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New paradigms for BRCA1/BRCA2 testing in women with ovarian cancer: results of the Genetic Testing in Epithelial Ovarian Cancer (GTEOC) studyBackground: Over recent years genetic testing for germline mutations in BRCA1/BRCA2 has become more readily available because of technological advances and reducing costs. The Genetic Testing in Epithelial Ovarian Cancer (GTEOC) Study explored the feasibility and acceptability of offering genetic testing to all women recently diagnosed with epithelial ovarian cancer (EOC). Methods: From 1st July 2013 to 30th June 2015 women newly diagnosed with EOC were recruited through six sites in East Anglia, UK. Eligibility was irrespective of patient age and family history of cancer. The psychosocial arm of the study utilised self-report, psychometrically validated questionnaires (Depression Anxiety and Stress Scale, DASS-21; Impact of Event Scale, IES) and cost analysis was performed. Results: 232 women were recruited and 18 mutations were detected (12 in BRCA1, 6 in BRCA2) giving a mutation yield of 8% which increases to 12% in unselected women <70 years (17/146) and 1% in unselected women >70 years (1/86). IES and DASS-21 scores in response to genetic testing were significantly lower than equivalent scores in response to cancer diagnosis (p<.001). Correlation tests indicated that whilst older age is a protective factor against any traumatic impacts of genetic testing, no significant correlation exists between age and distress outcomes. Conclusion: The mutation yield in unselected women diagnosed with EOC from a heterogeneous population with no founder mutations was 8% in all ages and 12% in women under 70. Unselected genetic testing in women with EOC was acceptable to patients and is potentially less resource-intensive than current standard practice.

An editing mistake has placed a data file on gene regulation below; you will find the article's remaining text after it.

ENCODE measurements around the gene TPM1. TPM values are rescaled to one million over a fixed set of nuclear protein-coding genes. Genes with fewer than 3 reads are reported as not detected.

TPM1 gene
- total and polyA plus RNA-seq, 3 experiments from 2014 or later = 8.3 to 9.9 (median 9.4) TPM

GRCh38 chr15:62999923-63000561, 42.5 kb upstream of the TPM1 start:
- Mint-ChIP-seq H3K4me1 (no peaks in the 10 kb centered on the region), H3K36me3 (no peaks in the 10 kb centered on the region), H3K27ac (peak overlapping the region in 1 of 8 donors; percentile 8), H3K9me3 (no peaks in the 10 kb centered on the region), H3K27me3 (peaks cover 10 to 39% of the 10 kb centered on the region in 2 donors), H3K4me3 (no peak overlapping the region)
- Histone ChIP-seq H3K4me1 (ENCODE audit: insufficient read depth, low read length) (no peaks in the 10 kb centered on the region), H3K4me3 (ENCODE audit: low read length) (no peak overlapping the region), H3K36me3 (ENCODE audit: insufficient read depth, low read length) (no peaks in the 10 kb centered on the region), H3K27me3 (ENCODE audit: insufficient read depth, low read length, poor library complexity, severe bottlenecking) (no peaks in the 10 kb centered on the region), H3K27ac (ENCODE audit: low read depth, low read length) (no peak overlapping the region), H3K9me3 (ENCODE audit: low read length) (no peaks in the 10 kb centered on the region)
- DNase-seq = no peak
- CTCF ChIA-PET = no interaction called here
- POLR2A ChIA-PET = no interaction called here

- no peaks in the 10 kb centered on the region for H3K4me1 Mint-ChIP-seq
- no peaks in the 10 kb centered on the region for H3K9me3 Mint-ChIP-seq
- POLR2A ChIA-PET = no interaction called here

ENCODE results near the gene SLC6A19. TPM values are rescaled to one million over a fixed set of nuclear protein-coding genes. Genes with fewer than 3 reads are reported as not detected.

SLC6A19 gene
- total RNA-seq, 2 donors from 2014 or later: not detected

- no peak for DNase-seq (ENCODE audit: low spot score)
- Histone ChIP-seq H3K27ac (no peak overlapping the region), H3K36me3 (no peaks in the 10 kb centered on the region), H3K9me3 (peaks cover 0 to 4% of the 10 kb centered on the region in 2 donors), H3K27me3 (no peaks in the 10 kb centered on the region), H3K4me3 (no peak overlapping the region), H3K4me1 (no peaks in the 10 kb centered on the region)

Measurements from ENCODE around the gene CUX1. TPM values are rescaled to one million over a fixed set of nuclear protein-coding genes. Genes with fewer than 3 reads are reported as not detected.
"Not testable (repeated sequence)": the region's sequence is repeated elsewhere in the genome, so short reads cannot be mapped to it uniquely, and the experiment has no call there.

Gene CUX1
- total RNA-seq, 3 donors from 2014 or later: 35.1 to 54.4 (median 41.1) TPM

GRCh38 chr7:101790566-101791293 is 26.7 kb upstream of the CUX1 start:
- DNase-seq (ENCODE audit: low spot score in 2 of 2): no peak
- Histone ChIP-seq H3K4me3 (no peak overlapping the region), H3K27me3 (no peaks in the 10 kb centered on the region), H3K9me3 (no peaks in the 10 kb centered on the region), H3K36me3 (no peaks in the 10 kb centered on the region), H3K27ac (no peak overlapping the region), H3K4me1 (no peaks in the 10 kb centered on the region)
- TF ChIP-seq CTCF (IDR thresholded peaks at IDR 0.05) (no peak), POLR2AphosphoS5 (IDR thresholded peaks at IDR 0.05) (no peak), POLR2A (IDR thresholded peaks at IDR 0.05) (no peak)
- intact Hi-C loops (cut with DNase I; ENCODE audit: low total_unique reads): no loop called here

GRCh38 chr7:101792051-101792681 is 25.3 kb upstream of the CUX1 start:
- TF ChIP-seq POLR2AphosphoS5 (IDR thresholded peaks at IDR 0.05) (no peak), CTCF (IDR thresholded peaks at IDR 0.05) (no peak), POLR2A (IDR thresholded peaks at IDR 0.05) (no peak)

Universal BRCA1/BRCA2 testing for ovarian cancer patients is welcomed, but with care: How women and staff contextualise experiences of expanded accessDecreasing costs of genetic testing and advances in treatment for women with cancer with germline BRCA1/BRCA2 mutations have heralded more inclusive genetic testing programs. The Genetic Testing in Epithelial Ovarian Cancer (GTEOC) Study, investigates the feasibility and acceptability of offering genetic testing to all women recently diagnosed with epithelial ovarian cancer (universal genetic testing or UGT). Study participants and staff were interviewed to: (i) assess the impact of UGT (ii) integrate patients’ and staff perspectives in the development of new UGT programs. Semi-structured interviews were conducted with twelve GTEOC Study participants and five members of staff involved in recruiting them. The transcripts were transcribed verbatim and analyzed using Interpretative Phenomenological Analysis. There are two super-ordinate themes: motivations and influences around offers of genetic testing and impacts of genetic testing in ovarian cancer patients. A major finding is that genetic testing is contextualized within the broader experiences of the women; the impact of UGT was minimized in comparison with the ovarian cancer diagnosis. Women who consent to UGT are motivated by altruism and by their relatives’ influence, whilst those who decline are often considered overwhelmed or fearful. Those without a genetic mutation are usually reassured by this result, whilst those with a genetic mutation must negotiate new uncertainties and responsibilities towards their families. Our findings suggest that UGT in this context is generally acceptable to women. However, the period shortly after diagnosis is a sensitive time and some women are emotionally overburdened. UGT is considered a ‘family affair’ and staff must acknowledge this.